Lawsuit for Breach of Employment Law Settlement Agreement Unsuccessful

On March 10, 2021, the 7th Circuit affirmed an order of the district court granting summary judgment in favor of an employer in a lawsuit in which a former employee alleged that the employer breached the confidentiality and non-disparagement provisions of an employment law settlement agreement.  Pack v. Middlebury Community Schools, No. 20-1912 (7th Cir. March 10, 2021).  The plaintiff had filed employment law claims against the employer.  The parties resolved the employment lawsuit by executing an employment law settlement agreement.

The settlement agreement contained confidentiality and non-disparagement provisions.  The plaintiff alleged in his new lawsuit that the employer breached the terms of the settlement agreement by: (i) maintaining a prior press release critical of the plaintiff on its website, (ii) submitting an affidavit critical of the plaintiff in separate litigation, and (iii) making statements to prospective employers beyond the contract's bounds.  The district court granted summary judgment to the employer because it: (i) had no contractual obligation to remove the pre-existing press release from its website, (ii) enjoys absolute privilege for the affidavit submitted in the separate litigation, and (iii) did not disclose contractually forbidden information to "prospective employers" because the callers were not "prospective employers."

The plaintiff had recruited two acquaintances to call the employer and pose as his prospective employers.  During one call, a representative of the employer said that the plaintiff was "terminated" and that the termination was "a matter of public record."  During another call, the representative said that the plaintiff was "terminated" and that the termination was "for cause."  The confidentiality provision of the settlement agreement required the employer to provide "prospective employers" only his "positions held and dates of employment."  However, this contractual provision, commonly referred to as a "neutral reference clause," did not apply because the callers were not prospective employers (they were only individually pretending to be prospective callers).  Therefore, there was no breach of contract.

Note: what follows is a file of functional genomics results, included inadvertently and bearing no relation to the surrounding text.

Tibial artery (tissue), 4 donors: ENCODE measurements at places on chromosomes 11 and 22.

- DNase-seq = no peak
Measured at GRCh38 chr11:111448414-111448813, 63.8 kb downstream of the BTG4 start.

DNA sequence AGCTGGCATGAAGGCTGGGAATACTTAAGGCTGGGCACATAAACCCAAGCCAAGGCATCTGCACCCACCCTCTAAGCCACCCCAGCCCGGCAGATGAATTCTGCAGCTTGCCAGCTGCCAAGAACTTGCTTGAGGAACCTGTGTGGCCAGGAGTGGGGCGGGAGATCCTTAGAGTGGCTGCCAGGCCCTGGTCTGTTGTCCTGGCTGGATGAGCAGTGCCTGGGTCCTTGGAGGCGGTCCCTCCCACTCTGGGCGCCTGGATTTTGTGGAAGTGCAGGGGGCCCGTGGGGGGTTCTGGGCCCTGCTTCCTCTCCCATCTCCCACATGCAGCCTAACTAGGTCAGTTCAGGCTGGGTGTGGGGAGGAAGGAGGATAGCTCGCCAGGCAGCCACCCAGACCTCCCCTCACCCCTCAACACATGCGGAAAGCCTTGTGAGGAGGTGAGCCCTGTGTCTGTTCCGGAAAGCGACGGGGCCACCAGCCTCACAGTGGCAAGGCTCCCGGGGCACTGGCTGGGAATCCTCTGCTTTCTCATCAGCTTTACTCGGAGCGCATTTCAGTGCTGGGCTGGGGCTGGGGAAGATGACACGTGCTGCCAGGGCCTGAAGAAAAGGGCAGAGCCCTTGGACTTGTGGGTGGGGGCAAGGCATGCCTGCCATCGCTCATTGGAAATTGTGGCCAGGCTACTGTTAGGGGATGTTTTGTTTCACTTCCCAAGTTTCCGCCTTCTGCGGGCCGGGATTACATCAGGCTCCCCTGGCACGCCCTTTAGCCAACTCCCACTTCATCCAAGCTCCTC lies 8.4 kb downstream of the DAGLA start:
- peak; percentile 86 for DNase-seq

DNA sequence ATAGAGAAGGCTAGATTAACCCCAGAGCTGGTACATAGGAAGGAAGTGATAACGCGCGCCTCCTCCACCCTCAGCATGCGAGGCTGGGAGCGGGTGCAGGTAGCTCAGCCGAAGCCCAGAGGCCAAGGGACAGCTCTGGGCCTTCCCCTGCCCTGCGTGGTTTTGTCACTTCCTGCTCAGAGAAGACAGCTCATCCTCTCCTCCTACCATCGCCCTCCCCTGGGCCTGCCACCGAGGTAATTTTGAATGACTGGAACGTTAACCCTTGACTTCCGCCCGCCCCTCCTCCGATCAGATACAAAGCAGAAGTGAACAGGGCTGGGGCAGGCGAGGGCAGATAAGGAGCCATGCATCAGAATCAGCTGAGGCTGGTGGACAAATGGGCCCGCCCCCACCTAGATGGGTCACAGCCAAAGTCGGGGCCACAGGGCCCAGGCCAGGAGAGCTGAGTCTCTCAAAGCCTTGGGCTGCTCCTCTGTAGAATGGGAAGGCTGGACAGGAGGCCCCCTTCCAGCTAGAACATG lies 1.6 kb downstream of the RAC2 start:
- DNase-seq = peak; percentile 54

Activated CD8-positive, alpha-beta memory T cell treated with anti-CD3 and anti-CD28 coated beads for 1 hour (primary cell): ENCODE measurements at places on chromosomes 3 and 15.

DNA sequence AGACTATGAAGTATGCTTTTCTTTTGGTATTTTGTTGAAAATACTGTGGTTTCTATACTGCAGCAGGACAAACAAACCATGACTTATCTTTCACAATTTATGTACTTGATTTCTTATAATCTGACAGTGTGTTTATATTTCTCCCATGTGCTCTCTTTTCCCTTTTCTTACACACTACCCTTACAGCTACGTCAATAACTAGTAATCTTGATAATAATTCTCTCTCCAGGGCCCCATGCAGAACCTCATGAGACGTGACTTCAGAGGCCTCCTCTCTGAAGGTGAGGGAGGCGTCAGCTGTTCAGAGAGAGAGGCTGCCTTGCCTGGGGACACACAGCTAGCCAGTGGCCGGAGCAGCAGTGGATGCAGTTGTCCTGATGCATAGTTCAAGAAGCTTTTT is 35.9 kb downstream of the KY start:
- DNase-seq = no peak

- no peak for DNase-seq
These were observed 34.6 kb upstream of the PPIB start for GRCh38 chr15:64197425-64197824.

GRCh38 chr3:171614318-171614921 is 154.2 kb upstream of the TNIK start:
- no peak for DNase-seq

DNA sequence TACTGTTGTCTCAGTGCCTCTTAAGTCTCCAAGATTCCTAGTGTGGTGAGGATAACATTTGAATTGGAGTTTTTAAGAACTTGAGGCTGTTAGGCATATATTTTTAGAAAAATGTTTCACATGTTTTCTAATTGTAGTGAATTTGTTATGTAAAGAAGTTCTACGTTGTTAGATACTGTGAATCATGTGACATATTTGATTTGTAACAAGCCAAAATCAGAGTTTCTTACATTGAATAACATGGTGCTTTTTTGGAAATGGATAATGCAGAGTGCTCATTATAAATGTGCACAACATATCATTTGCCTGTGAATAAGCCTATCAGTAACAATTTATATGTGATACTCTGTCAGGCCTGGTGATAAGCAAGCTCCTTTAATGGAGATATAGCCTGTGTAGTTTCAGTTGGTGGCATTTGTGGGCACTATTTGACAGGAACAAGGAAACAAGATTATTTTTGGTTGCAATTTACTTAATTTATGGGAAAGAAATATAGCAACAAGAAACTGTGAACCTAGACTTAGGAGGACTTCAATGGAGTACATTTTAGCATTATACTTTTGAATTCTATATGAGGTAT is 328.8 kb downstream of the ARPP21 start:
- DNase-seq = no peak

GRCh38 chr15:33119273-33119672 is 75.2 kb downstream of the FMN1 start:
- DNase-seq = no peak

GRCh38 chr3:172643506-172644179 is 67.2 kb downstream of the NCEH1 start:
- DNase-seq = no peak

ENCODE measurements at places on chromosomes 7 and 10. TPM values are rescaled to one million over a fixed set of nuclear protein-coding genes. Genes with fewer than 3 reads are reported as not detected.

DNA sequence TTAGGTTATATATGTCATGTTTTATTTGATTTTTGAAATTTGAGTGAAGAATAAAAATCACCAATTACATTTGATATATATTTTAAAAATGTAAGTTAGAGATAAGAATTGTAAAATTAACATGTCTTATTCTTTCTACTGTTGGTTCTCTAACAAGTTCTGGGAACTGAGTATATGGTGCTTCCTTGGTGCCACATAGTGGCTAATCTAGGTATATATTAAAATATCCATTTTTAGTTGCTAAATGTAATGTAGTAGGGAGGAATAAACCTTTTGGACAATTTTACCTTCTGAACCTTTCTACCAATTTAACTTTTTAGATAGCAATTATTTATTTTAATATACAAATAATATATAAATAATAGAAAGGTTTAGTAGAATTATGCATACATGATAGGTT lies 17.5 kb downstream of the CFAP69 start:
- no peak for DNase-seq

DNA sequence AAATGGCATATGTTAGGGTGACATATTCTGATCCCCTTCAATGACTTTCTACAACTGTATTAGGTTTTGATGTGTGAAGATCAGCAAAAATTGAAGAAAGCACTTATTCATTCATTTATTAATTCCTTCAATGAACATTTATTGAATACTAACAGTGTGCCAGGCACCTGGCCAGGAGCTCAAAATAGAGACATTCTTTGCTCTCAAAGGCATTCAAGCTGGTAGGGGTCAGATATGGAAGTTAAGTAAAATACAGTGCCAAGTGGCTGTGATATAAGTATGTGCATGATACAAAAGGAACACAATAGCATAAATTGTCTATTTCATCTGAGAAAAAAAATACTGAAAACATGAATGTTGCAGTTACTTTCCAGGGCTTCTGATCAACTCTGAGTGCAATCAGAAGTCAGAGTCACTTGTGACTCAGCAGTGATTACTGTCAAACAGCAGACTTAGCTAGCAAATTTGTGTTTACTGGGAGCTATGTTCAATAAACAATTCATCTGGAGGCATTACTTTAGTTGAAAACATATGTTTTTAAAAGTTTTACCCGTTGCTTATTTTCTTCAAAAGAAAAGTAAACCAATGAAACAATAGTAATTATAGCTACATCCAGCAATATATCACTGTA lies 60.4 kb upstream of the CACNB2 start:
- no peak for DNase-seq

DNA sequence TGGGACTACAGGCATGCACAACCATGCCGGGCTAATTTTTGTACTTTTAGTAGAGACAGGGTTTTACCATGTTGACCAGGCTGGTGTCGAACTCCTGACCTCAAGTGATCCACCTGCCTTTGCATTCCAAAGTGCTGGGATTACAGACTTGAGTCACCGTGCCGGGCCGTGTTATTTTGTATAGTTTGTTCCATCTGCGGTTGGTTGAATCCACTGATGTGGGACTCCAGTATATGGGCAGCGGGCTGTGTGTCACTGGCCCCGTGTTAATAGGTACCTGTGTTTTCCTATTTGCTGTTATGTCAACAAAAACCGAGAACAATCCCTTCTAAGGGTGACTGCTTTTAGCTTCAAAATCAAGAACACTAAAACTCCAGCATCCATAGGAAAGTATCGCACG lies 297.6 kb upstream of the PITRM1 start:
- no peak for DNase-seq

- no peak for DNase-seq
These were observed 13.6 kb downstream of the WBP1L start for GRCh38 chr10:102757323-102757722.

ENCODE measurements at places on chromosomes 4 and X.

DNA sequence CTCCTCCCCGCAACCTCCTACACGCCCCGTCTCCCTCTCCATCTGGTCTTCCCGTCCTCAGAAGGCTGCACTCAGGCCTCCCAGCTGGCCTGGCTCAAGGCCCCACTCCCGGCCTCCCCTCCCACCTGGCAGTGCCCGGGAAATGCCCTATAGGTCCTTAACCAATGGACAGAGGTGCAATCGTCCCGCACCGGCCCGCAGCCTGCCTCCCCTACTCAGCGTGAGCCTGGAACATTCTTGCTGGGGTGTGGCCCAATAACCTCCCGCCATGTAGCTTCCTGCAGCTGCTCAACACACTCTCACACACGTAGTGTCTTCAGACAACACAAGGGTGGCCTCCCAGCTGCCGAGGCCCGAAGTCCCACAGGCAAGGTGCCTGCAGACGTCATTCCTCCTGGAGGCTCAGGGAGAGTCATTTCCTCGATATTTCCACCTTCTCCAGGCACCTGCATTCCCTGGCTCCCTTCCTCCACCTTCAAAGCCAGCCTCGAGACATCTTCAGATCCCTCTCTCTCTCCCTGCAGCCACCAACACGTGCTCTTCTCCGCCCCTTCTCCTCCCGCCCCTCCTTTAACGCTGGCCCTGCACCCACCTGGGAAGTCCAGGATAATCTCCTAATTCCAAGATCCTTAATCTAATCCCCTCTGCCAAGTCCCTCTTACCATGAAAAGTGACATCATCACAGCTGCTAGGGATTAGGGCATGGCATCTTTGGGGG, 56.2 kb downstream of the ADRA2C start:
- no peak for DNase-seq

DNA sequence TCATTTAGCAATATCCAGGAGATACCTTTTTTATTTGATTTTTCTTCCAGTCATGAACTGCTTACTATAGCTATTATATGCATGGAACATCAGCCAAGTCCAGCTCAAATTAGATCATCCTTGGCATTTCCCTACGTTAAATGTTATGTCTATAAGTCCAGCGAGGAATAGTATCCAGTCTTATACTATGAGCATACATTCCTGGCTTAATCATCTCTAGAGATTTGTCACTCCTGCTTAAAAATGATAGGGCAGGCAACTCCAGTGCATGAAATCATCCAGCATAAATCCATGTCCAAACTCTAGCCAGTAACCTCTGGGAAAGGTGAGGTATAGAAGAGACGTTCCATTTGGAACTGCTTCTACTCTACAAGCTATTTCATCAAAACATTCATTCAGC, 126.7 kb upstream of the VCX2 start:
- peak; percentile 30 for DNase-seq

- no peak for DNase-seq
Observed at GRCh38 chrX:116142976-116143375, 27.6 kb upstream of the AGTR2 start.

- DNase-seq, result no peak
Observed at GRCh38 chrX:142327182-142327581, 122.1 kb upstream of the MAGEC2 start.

In addition, the employer had issued the subject press release and put it online before executing the settlement agreement.  The non-disparagement provision of the settlement agreement contained only prospective, forward-looking obligations.  Therefore, the non-disparagement clause did not apply to the pre-existing press release.  The 7th Circuit rejected the plaintiff's argument that each instance when anyone accessed the press release on-line after the date of the settlement agreement constituted a new breach.  The press release is not a new statement each time someone accesses it on the employer's website.  Moreover, the prospective only non-disparagement provision of the settlement agreement did not compel the employer to retract, take down, redact, block, or password-protect the preexisting press release on its website.  Merely maintaining its website with the pre-existing press release did not breach the contract.

Separation agreements, severance agreements, and employment law settlement agreements involve not only money and other employment benefits, but also a whole host of key non-monetary terms, that should be carefully negotiated by the employment attorneys for both the employer and employee.  The neutral reference clause and non-disparagement provision are two of the most important of such non-monetary terms, although there are many other essential non-monetary terms that should be included by the employment lawyers in every separation agreement, severance agreement, and employment litigation settlement agreement.